Further Reading

Galloway, W. E., and D. K. Hobday. Terrigineous Clastic Depositional Systems. New York: springer-Verlag, 1983.

Gordon, N. D., T. A. mcmahon, and B. L. Finlayson. Stream Hydrology: An Introduction for Ecologists. New york: John Wiley & sons, 1992. Ritter, D. F., R. C. Kochel, and J. R. miller. Process Geomor-

phology. 3rd ed. Boston: WCB-McGmw hill, 1995. schumm, s. A. The Fluvial System. New york, Wiley-inter-science, 1977.

flysch Flysch is a syn-orogenic clastic sedimentary deposit typically marked by interbedded shales and sandstones. The term was first used for sedimentary rocks deposited in the Alps in Cretaceous-Tertiary times, before the main erosional event that shed coarser-grained conglomerates known as molasse. sedimentary structures in flysch typically include a series of graded and cross-laminated layers in sands forming Bouma sequences, indicating that the sands were deposited by turbidity currents. Flysch is typically deposited in foreland basins and forms regionally extensive clastic wedges, underlain by distal black shales and overlain by fluvial deposits and conglomerates of fluvial origin.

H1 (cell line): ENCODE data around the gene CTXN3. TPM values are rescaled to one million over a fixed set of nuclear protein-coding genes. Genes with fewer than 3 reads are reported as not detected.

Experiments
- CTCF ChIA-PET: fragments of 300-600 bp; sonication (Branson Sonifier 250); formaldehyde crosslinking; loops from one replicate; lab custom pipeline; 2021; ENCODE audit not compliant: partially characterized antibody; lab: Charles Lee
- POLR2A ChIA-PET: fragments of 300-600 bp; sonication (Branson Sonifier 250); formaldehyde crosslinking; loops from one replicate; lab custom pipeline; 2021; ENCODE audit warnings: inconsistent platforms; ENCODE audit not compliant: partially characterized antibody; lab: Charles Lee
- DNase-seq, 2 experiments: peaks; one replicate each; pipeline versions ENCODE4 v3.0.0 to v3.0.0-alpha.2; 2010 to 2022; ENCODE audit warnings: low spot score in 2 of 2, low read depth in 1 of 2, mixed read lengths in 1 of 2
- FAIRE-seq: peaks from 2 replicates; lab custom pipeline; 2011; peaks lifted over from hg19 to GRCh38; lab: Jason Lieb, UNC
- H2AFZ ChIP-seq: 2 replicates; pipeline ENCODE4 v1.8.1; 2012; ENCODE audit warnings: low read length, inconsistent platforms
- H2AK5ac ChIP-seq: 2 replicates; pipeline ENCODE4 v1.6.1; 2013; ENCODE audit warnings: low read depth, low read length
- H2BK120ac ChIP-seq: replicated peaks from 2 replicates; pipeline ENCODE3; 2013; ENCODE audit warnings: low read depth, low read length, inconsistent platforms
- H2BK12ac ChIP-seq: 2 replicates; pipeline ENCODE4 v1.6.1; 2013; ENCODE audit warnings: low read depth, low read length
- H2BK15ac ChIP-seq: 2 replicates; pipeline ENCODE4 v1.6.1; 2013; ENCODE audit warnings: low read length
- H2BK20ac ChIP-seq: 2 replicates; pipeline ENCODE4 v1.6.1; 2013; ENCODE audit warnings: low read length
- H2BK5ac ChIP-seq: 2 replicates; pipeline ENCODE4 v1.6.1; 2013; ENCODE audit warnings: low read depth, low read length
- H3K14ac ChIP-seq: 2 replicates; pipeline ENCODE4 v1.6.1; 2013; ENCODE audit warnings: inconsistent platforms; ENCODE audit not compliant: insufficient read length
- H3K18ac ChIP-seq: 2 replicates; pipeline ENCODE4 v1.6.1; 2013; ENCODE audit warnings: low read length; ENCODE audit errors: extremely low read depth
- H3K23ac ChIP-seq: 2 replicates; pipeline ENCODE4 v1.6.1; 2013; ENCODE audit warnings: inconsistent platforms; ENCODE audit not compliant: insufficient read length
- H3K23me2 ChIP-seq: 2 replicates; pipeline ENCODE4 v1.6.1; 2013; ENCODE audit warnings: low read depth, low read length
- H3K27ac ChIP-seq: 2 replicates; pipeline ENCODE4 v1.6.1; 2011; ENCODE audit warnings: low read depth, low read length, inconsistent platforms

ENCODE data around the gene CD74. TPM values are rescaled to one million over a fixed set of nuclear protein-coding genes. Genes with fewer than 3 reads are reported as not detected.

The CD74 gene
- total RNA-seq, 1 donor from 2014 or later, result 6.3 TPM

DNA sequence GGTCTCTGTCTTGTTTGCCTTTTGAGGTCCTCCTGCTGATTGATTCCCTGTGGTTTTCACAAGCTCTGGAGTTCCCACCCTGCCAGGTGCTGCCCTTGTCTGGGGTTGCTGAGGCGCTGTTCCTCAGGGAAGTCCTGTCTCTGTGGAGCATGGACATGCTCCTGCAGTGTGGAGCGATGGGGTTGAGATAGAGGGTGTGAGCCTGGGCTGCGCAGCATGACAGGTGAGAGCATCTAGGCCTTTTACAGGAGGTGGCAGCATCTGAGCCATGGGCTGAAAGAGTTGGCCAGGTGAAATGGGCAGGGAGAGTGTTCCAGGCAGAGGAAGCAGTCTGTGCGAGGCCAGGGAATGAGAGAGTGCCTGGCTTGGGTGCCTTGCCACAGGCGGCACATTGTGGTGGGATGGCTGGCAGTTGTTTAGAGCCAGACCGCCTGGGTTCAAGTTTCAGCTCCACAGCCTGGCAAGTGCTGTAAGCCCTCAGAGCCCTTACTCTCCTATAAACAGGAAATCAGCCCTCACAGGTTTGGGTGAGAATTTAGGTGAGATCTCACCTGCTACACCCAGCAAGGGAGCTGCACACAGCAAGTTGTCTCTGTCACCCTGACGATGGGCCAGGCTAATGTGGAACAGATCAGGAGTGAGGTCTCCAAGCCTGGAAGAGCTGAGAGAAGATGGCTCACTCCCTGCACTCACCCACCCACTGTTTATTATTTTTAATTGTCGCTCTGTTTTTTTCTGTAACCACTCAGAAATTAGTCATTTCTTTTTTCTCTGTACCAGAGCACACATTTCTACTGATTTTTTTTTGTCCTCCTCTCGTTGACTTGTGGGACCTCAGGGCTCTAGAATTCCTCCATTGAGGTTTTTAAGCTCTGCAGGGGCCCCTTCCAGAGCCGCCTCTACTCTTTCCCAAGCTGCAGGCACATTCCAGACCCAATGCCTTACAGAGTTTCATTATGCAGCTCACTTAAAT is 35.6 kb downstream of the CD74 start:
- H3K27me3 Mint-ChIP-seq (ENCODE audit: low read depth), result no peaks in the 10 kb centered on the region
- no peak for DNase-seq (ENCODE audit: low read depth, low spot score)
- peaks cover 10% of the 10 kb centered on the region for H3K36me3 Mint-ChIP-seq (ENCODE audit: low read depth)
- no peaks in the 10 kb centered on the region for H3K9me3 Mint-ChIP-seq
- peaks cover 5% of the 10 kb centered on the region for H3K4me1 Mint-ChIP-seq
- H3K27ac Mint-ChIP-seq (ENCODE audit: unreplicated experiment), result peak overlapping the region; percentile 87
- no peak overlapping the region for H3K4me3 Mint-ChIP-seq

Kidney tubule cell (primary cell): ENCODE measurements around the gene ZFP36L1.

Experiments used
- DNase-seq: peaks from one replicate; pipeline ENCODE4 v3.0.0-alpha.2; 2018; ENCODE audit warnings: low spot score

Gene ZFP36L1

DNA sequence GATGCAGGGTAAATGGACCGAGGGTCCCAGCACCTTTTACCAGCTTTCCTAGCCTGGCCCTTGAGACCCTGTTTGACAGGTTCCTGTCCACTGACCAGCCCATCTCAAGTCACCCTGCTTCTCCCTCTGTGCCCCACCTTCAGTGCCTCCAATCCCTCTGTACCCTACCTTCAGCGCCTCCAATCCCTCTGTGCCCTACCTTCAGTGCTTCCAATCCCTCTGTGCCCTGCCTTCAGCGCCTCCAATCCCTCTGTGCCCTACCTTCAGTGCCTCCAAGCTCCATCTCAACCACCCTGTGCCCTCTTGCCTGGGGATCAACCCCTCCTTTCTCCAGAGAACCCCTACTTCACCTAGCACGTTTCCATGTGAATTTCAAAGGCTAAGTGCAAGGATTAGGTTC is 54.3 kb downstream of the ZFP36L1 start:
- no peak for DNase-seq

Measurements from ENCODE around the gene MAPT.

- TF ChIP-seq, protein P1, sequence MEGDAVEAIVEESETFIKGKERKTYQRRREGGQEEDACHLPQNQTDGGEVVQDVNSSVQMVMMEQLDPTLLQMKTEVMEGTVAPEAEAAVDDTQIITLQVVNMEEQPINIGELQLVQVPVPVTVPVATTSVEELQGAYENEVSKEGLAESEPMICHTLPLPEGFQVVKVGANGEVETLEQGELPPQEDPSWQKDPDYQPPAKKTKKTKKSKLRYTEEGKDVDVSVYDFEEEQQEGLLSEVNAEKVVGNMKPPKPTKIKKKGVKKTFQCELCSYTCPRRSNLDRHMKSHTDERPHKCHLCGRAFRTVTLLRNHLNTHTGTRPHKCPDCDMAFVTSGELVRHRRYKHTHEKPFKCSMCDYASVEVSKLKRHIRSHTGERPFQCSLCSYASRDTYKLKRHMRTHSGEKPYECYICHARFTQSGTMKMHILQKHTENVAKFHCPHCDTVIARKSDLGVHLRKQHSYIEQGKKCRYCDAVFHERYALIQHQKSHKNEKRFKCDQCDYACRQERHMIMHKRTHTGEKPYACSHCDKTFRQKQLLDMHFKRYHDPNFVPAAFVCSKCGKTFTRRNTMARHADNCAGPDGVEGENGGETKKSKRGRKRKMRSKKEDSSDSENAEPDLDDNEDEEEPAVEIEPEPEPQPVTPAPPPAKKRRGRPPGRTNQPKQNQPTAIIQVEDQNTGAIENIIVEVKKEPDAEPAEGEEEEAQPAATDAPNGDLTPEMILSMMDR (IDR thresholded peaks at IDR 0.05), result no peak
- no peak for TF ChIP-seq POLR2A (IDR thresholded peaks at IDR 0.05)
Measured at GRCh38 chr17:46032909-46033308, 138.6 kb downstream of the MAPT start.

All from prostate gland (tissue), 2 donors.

The most common type of sedimentary deposit in flysch sequences are turbidite sequences. A turbidite is a deposit of a submarine turbidity current consisting of graded sandstone and shale, typically deposited in a thick sequence of similar turbidites. most turbidites are thought to be deposited in various subenvironments of submarine fans, in shallow- to deep-water settings. These form when water-saturated sediments on a shelf or in a shallow water setting are disturbed by a storm, earthquake, or some other mechanism that triggers the sliding of the sediments down slope. The sediment-laden sediment/water mixture then moves rapidly down slope as a density current, and may travel tens or even hundreds of miles at tens of miles per hour until the slope decreases

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